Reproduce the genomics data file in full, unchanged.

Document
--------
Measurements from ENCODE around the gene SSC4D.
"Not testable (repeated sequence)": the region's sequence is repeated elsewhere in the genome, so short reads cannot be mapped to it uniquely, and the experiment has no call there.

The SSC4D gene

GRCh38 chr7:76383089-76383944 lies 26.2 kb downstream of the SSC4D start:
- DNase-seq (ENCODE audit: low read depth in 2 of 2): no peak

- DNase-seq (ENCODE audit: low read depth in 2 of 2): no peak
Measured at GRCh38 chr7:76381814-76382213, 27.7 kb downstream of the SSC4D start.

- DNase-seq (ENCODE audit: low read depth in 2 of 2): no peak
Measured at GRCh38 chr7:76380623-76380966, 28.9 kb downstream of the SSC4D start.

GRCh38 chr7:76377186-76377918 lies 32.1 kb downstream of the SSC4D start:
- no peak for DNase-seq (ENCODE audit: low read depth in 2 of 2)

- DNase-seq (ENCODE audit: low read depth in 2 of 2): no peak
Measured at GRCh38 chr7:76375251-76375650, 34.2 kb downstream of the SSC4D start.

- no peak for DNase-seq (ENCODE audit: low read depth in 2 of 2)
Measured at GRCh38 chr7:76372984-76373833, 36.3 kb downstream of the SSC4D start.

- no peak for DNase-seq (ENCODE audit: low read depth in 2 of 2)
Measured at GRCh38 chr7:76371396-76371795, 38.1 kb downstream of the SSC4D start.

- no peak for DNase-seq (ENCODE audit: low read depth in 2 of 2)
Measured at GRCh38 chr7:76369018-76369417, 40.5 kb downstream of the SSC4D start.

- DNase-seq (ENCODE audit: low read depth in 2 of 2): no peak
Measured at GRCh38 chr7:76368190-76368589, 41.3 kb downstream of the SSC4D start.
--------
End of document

Measurements from ENCODE around the gene SSC4D.
"Not testable (repeated sequence)": the region's sequence is repeated elsewhere in the genome, so short reads cannot be mapped to it uniquely, and the experiment has no call there.

The SSC4D gene

GRCh38 chr7:76383089-76383944 lies 26.2 kb downstream of the SSC4D start:
- DNase-seq (ENCODE audit: low read depth in 2 of 2): no peak

- DNase-seq (ENCODE audit: low read depth in 2 of 2): no peak
Measured at GRCh38 chr7:76381814-76382213, 27.7 kb downstream of the SSC4D start.

- DNase-seq (ENCODE audit: low read depth in 2 of 2): no peak
Measured at GRCh38 chr7:76380623-76380966, 28.9 kb downstream of the SSC4D start.

GRCh38 chr7:76377186-76377918 lies 32.1 kb downstream of the SSC4D start:
- no peak for DNase-seq (ENCODE audit: low read depth in 2 of 2)

- DNase-seq (ENCODE audit: low read depth in 2 of 2): no peak
Measured at GRCh38 chr7:76375251-76375650, 34.2 kb downstream of the SSC4D start.

- no peak for DNase-seq (ENCODE audit: low read depth in 2 of 2)
Measured at GRCh38 chr7:76372984-76373833, 36.3 kb downstream of the SSC4D start.

- no peak for DNase-seq (ENCODE audit: low read depth in 2 of 2)
Measured at GRCh38 chr7:76371396-76371795, 38.1 kb downstream of the SSC4D start.

- no peak for DNase-seq (ENCODE audit: low read depth in 2 of 2)
Measured at GRCh38 chr7:76369018-76369417, 40.5 kb downstream of the SSC4D start.

- DNase-seq (ENCODE audit: low read depth in 2 of 2): no peak
Measured at GRCh38 chr7:76368190-76368589, 41.3 kb downstream of the SSC4D start.